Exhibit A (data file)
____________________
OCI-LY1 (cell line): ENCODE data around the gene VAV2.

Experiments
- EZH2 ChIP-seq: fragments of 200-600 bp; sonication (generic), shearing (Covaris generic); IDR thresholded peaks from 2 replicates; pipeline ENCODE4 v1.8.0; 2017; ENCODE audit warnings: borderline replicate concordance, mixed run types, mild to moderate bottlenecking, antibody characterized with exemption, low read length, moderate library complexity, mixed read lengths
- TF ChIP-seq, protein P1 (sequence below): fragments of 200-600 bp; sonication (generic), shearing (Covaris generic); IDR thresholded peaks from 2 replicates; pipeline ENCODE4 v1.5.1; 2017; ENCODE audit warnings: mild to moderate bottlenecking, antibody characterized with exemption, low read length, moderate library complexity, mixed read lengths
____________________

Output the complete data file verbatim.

OCI-LY1 (cell line): ENCODE data around the gene VAV2.

Experiments
- EZH2 ChIP-seq: fragments of 200-600 bp; sonication (generic), shearing (Covaris generic); IDR thresholded peaks from 2 replicates; pipeline ENCODE4 v1.8.0; 2017; ENCODE audit warnings: borderline replicate concordance, mixed run types, mild to moderate bottlenecking, antibody characterized with exemption, low read length, moderate library complexity, mixed read lengths
- TF ChIP-seq, protein P1 (sequence below): fragments of 200-600 bp; sonication (generic), shearing (Covaris generic); IDR thresholded peaks from 2 replicates; pipeline ENCODE4 v1.5.1; 2017; ENCODE audit warnings: mild to moderate bottlenecking, antibody characterized with exemption, low read length, moderate library complexity, mixed read lengths